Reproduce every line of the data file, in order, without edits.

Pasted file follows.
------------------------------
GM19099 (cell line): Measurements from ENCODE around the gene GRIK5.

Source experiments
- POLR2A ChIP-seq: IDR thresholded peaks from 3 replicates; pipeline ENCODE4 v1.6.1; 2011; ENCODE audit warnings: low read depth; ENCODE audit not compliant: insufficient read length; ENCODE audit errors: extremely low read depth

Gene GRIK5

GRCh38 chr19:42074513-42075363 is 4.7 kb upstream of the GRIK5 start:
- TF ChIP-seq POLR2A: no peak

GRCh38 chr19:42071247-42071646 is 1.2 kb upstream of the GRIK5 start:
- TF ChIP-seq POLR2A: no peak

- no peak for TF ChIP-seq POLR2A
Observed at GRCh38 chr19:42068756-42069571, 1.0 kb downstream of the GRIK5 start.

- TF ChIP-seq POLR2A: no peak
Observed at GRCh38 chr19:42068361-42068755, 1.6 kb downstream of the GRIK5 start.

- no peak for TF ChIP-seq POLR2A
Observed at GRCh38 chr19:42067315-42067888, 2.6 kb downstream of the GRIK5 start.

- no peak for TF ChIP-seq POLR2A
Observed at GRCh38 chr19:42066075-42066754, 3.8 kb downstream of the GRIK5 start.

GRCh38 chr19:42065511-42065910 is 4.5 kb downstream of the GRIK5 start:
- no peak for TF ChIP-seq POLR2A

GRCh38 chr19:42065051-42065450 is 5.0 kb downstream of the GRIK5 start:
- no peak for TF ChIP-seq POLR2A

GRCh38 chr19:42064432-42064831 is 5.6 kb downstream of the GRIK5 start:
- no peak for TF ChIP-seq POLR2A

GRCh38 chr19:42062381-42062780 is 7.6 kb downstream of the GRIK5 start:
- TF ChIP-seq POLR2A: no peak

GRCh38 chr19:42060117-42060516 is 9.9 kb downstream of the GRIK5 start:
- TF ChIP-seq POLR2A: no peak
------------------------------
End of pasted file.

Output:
GM19099 (cell line): Measurements from ENCODE around the gene GRIK5.

Source experiments
- POLR2A ChIP-seq: IDR thresholded peaks from 3 replicates; pipeline ENCODE4 v1.6.1; 2011; ENCODE audit warnings: low read depth; ENCODE audit not compliant: insufficient read length; ENCODE audit errors: extremely low read depth

Gene GRIK5

GRCh38 chr19:42074513-42075363 is 4.7 kb upstream of the GRIK5 start:
- TF ChIP-seq POLR2A: no peak

GRCh38 chr19:42071247-42071646 is 1.2 kb upstream of the GRIK5 start:
- TF ChIP-seq POLR2A: no peak

- no peak for TF ChIP-seq POLR2A
Observed at GRCh38 chr19:42068756-42069571, 1.0 kb downstream of the GRIK5 start.

- TF ChIP-seq POLR2A: no peak
Observed at GRCh38 chr19:42068361-42068755, 1.6 kb downstream of the GRIK5 start.

- no peak for TF ChIP-seq POLR2A
Observed at GRCh38 chr19:42067315-42067888, 2.6 kb downstream of the GRIK5 start.

- no peak for TF ChIP-seq POLR2A
Observed at GRCh38 chr19:42066075-42066754, 3.8 kb downstream of the GRIK5 start.

GRCh38 chr19:42065511-42065910 is 4.5 kb downstream of the GRIK5 start:
- no peak for TF ChIP-seq POLR2A

GRCh38 chr19:42065051-42065450 is 5.0 kb downstream of the GRIK5 start:
- no peak for TF ChIP-seq POLR2A

GRCh38 chr19:42064432-42064831 is 5.6 kb downstream of the GRIK5 start:
- no peak for TF ChIP-seq POLR2A

GRCh38 chr19:42062381-42062780 is 7.6 kb downstream of the GRIK5 start:
- TF ChIP-seq POLR2A: no peak

GRCh38 chr19:42060117-42060516 is 9.9 kb downstream of the GRIK5 start:
- TF ChIP-seq POLR2A: no peak